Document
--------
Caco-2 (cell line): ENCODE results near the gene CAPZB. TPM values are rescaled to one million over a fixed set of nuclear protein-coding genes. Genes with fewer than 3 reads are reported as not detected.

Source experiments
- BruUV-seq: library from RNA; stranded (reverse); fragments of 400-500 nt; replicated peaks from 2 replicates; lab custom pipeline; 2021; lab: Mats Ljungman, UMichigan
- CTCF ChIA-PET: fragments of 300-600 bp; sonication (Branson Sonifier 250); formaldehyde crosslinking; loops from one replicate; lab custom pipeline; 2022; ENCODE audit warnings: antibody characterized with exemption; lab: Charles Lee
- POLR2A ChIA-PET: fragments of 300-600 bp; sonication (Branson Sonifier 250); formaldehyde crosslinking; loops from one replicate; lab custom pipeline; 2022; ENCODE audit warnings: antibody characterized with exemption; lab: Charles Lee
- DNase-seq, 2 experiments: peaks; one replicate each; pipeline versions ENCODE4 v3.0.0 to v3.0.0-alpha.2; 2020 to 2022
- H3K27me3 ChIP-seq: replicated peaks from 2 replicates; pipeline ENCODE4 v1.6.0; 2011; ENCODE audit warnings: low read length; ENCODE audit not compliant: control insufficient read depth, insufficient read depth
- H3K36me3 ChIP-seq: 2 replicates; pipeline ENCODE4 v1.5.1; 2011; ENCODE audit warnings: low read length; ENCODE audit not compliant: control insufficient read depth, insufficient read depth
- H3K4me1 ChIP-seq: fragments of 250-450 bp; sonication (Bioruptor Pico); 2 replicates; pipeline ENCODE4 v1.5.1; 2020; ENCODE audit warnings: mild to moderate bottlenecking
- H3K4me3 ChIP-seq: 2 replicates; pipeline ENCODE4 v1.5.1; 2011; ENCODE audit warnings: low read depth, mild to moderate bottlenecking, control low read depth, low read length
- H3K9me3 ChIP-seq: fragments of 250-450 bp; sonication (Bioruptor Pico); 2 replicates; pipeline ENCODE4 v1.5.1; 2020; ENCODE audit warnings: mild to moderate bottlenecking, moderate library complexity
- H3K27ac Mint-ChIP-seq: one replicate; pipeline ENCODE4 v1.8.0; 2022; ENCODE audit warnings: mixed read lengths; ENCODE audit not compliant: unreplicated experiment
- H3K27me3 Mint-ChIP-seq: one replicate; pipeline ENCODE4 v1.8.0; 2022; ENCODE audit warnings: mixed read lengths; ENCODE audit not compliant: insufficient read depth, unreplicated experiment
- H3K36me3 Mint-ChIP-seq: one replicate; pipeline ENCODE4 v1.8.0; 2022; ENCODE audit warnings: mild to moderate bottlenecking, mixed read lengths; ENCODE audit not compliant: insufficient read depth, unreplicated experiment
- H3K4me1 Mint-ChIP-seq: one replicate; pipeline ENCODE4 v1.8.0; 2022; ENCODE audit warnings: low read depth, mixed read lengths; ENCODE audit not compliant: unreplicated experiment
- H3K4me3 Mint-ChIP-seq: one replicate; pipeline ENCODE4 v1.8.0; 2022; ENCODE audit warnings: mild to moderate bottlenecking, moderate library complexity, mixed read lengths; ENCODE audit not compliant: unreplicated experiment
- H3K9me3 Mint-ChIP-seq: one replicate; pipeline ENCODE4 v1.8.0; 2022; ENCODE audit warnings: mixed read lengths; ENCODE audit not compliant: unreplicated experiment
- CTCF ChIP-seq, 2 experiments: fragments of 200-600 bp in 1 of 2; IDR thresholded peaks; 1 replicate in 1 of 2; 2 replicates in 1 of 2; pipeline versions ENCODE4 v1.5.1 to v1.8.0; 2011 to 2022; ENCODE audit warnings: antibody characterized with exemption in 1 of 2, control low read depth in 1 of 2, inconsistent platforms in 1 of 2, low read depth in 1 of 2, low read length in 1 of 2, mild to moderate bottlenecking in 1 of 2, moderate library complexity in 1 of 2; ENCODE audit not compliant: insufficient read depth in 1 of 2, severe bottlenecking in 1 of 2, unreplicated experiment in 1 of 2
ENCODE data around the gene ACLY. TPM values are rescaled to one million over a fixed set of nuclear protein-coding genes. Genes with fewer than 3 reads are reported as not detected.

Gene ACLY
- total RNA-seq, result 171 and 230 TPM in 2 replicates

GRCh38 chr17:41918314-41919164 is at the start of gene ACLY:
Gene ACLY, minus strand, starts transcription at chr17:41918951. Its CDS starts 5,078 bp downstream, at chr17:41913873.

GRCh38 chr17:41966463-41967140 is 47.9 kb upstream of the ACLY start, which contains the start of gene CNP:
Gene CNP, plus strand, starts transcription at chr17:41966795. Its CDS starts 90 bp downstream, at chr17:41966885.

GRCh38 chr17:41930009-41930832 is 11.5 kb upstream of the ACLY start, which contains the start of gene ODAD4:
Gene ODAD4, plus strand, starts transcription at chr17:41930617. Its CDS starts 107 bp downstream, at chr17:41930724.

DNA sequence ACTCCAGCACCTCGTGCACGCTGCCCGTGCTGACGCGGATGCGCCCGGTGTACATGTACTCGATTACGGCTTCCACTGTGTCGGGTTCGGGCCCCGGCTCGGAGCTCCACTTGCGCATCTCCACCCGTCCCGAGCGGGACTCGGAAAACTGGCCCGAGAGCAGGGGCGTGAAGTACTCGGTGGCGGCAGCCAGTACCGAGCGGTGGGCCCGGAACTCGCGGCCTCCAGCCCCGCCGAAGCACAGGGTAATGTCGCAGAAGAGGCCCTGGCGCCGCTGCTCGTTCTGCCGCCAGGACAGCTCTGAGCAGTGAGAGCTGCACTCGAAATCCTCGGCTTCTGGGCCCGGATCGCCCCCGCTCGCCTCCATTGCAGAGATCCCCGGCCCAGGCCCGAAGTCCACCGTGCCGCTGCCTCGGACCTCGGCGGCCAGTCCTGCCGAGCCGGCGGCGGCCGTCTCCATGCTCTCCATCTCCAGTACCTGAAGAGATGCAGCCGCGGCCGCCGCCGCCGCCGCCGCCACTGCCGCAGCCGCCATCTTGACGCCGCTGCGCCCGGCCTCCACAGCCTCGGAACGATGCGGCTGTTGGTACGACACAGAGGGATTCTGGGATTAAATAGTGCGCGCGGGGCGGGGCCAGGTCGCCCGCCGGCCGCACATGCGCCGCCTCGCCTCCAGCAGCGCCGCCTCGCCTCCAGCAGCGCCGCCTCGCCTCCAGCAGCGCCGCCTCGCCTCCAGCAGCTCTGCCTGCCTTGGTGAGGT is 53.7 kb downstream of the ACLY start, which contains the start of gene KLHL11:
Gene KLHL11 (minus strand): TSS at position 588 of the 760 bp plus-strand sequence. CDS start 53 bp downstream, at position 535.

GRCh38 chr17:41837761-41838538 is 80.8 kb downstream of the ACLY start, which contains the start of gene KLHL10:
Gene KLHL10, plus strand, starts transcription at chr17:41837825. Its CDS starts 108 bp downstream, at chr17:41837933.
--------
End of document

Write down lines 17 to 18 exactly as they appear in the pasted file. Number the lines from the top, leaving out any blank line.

- H3K9me3 Mint-ChIP-seq: one replicate; pipeline ENCODE4 v1.8.0; 2022; ENCODE audit warnings: mixed read lengths; ENCODE audit not compliant: unreplicated experiment
- CTCF ChIP-seq, 2 experiments: fragments of 200-600 bp in 1 of 2; IDR thresholded peaks; 1 replicate in 1 of 2; 2 replicates in 1 of 2; pipeline versions ENCODE4 v1.5.1 to v1.8.0; 2011 to 2022; ENCODE audit warnings: antibody characterized with exemption in 1 of 2, control low read depth in 1 of 2, inconsistent platforms in 1 of 2, low read depth in 1 of 2, low read length in 1 of 2, mild to moderate bottlenecking in 1 of 2, moderate library complexity in 1 of 2; ENCODE audit not compliant: insufficient read depth in 1 of 2, severe bottlenecking in 1 of 2, unreplicated experiment in 1 of 2